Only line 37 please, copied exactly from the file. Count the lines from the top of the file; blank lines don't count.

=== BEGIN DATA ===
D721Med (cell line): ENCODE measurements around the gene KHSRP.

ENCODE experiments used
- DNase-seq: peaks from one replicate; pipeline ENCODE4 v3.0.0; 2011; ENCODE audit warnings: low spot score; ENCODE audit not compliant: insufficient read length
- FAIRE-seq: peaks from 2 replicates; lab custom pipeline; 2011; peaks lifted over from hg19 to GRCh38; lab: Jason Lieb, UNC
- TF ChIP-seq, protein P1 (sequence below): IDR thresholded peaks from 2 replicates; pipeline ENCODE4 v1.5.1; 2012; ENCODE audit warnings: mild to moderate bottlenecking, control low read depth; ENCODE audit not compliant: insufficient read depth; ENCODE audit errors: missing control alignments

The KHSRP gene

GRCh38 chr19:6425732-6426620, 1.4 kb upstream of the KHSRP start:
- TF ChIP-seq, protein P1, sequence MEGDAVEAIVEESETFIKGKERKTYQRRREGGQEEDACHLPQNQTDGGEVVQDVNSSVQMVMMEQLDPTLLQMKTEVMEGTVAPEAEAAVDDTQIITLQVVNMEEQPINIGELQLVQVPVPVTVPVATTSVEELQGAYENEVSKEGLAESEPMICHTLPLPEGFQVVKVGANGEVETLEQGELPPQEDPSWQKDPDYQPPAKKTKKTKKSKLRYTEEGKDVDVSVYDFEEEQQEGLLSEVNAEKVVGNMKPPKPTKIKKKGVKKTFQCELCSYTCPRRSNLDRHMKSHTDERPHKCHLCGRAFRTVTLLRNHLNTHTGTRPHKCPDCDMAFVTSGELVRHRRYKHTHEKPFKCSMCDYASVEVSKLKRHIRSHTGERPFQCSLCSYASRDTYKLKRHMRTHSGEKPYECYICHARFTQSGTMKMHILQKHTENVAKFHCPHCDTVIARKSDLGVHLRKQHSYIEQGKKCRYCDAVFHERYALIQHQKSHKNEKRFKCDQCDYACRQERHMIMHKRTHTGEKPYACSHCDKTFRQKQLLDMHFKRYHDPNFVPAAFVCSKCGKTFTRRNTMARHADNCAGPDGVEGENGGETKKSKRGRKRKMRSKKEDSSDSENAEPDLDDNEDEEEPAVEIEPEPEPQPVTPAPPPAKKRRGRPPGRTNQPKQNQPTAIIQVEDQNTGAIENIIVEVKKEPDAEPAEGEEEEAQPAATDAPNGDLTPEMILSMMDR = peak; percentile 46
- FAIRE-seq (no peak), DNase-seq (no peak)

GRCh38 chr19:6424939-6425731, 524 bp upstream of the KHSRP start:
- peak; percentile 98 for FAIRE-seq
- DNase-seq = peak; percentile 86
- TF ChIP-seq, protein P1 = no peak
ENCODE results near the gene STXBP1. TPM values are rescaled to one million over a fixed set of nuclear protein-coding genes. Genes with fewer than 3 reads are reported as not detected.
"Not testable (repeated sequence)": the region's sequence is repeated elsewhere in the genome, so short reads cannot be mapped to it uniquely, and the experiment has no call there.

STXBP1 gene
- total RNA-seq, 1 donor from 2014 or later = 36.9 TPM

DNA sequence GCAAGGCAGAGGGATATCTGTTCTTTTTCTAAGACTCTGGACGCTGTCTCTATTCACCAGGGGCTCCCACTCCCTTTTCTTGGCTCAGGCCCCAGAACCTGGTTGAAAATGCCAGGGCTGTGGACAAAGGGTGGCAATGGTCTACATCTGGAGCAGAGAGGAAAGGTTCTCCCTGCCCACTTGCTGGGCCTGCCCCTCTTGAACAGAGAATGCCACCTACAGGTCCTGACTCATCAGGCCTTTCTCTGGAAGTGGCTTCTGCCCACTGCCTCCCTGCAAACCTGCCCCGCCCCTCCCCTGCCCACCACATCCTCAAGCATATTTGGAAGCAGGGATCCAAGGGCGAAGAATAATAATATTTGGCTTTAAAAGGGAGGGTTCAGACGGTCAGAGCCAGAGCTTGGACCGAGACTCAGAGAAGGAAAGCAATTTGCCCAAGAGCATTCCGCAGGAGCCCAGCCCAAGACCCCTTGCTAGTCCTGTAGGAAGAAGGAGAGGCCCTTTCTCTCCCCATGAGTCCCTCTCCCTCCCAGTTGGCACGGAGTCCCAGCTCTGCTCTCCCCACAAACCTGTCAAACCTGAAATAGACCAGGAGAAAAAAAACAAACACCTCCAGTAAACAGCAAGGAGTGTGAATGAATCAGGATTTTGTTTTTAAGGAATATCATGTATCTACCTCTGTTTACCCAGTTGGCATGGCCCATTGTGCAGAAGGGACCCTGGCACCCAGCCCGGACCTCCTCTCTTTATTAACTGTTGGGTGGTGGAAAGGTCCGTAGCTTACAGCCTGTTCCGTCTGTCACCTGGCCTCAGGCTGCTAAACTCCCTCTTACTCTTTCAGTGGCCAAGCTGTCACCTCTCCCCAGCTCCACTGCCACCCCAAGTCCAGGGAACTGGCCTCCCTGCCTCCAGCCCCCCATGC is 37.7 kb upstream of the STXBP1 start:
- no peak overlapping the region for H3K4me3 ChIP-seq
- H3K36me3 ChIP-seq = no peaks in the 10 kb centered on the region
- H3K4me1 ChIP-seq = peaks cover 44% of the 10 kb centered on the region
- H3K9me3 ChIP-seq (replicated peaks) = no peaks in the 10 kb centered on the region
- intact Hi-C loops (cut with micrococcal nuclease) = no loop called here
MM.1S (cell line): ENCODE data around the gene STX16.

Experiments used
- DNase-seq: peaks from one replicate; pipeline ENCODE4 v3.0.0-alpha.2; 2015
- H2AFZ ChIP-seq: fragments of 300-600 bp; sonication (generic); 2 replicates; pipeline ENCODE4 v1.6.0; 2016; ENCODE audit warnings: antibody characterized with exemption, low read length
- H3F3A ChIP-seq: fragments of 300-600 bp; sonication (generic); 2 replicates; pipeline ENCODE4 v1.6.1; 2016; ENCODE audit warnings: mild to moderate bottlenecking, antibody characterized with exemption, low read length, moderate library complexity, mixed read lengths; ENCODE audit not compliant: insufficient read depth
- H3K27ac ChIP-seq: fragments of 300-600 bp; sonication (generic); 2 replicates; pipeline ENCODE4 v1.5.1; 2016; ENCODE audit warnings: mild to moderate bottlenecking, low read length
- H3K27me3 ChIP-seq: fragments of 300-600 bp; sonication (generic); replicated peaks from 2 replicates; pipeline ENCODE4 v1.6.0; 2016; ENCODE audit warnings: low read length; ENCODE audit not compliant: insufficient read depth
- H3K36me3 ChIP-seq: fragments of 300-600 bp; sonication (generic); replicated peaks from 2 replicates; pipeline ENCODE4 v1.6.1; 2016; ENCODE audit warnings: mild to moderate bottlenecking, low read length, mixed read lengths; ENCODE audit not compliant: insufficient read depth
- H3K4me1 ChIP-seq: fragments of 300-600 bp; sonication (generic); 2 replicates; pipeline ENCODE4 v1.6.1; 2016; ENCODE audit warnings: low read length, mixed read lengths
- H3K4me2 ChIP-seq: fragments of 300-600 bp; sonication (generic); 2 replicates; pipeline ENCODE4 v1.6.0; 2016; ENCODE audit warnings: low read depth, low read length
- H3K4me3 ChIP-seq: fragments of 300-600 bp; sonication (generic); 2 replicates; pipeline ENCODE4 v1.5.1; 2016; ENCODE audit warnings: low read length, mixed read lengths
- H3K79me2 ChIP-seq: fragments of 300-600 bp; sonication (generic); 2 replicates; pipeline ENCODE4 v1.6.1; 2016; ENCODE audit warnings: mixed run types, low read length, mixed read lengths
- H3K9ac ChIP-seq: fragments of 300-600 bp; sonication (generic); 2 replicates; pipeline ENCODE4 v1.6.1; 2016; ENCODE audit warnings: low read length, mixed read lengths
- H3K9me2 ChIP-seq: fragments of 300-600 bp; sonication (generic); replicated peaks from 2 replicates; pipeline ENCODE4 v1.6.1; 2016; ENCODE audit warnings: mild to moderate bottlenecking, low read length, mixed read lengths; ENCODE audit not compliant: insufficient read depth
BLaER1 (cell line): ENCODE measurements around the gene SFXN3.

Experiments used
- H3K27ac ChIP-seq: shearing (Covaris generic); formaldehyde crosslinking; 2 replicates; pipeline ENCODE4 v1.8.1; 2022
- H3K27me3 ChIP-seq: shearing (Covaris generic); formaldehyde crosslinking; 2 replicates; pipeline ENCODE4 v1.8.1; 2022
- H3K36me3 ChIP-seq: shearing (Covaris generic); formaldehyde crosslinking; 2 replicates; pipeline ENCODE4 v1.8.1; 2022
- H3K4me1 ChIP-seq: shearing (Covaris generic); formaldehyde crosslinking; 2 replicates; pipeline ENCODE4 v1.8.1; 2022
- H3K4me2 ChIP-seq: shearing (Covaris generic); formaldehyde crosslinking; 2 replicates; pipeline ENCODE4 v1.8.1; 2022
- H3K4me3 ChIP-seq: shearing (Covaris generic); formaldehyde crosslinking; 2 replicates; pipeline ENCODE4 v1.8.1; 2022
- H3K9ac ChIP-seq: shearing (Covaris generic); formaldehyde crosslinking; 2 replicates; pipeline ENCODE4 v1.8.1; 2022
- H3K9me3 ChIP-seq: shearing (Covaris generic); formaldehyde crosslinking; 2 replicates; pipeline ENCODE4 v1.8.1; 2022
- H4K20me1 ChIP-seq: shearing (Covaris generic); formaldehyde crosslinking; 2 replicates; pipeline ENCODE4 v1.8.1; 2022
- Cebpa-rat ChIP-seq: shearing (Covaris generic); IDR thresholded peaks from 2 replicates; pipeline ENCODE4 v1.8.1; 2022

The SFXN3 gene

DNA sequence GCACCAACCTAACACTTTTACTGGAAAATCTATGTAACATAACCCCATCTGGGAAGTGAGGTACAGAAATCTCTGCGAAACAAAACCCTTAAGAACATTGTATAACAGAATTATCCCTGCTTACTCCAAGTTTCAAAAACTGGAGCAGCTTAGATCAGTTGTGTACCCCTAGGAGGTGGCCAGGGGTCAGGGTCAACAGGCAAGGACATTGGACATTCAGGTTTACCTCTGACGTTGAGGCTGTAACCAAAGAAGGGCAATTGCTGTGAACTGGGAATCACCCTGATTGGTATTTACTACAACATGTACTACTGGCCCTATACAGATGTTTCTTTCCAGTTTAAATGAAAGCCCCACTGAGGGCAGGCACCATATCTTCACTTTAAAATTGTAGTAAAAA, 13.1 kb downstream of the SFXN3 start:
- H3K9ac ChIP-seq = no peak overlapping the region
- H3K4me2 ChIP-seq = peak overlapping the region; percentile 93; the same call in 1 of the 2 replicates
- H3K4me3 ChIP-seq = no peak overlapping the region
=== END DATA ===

- H3K9me2 ChIP-seq: fragments of 300-600 bp; sonication (generic); replicated peaks from 2 replicates; pipeline ENCODE4 v1.6.1; 2016; ENCODE audit warnings: mild to moderate bottlenecking, low read length, mixed read lengths; ENCODE audit not compliant: insufficient read depth